Ephedrine activates brown adipose tissue in lean but not obese humans

A. L. Carey, Melissa F Formosa, H B Every, D. Bertovic, N. Eikelis, G. W. Lambert, V. Kalff, S. J. Duffy, M. H. Cherk, B. A. Kingwell

Research output: Contribution to journalArticleResearchpeer-review

129 Citations (Scopus)

Abstract

Aims/hypothesis: Brown adipose tissue (BAT) activation increases energy consumption and may help in the treatment of obesity. Cold exposure is the main physiological stimulus for BAT thermogenesis and the sympathetic nervous system, which innervates BAT, is essential in this process. However, cold-induced BAT activation is impaired in obese humans. To explore the therapeutic potential of BAT, it is essential to determine whether pharmacological agents can activate BAT. Methods: We aimed to determine whether BAT can be activated in lean and obese humans after acute administration of an orally bioavailable sympathomimetic. In a randomised, double-blinded, crossover trial, we administered 2.5 mg/kg of oral ephedrine to nine lean (BMI 22 ± 1 kg/m2) and nine obese (BMI 36 ± 1 kg/m2) young men. On a separate day, a placebo was administered to the same participants. BAT activity was assessed by measuring glucose uptake with [18F] fluorodeoxyglucose and positron emission tomography-computed tomography imaging. Results: BAT activity was increased by ephedrine compared with placebo in the lean, but unchanged in the obese, participants. The change in BAT activity after ephedrine compared with placebo was negatively correlated with various indices of body fatness. Conclusions/interpretation: BAT can be activated via acute, oral administration of the sympathomimetic ephedrine in lean, but not in obese humans.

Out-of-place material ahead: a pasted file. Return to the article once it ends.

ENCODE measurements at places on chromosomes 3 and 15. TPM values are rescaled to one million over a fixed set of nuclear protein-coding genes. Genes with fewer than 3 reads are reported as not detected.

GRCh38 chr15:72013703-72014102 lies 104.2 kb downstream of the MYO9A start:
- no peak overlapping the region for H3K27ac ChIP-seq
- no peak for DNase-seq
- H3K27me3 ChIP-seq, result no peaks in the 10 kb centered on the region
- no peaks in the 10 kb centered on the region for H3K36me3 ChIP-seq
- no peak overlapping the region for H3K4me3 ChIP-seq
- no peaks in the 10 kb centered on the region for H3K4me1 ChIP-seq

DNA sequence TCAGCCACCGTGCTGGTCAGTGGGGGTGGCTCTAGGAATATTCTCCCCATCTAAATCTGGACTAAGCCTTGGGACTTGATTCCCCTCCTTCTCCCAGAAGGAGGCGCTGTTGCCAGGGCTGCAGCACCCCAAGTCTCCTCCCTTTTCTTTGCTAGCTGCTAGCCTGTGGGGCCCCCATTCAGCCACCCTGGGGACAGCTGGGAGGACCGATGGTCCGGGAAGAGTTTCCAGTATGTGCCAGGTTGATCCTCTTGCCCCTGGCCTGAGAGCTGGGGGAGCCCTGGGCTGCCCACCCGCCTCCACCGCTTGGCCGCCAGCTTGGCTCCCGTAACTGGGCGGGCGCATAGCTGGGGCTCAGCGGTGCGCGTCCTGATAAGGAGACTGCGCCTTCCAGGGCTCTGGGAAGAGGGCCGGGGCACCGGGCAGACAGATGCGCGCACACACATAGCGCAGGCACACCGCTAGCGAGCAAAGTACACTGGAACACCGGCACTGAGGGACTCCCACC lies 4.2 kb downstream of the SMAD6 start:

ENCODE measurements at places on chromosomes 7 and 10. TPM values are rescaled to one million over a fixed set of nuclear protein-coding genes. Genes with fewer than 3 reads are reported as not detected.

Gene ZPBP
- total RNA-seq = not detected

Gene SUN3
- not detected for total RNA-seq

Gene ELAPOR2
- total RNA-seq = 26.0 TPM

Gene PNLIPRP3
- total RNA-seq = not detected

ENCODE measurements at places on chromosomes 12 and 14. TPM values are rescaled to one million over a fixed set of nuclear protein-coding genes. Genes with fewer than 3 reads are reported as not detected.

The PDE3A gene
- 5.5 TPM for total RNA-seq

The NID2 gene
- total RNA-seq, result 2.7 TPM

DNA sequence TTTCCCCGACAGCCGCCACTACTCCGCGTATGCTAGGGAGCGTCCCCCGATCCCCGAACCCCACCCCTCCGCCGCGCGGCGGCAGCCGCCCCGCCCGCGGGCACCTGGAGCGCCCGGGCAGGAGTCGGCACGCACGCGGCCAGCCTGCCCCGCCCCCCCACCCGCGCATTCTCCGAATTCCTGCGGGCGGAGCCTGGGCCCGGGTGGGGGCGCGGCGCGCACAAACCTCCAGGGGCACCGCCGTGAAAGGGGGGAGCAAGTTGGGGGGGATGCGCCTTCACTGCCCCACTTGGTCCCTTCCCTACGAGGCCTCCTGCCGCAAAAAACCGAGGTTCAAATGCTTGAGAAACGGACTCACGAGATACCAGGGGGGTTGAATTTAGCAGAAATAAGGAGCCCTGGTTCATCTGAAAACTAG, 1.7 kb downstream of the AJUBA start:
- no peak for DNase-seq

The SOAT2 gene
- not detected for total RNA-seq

Original languageEnglish
Pages (from-to)147-155
Number of pages9
JournalDiabetologia
Volume56
Issue number1
DOIs
Publication statusPublished - Jan 2013
Externally publishedYes

Keywords

  • Brown fat
  • Cold
  • Energy expenditure
  • Ephedrine
  • Noradrenaline (norepinephrine)
  • Sympathomimetic
  • Thermogenesis
  • Type 2 diabetes
  • Uncoupling protein
  • White fat

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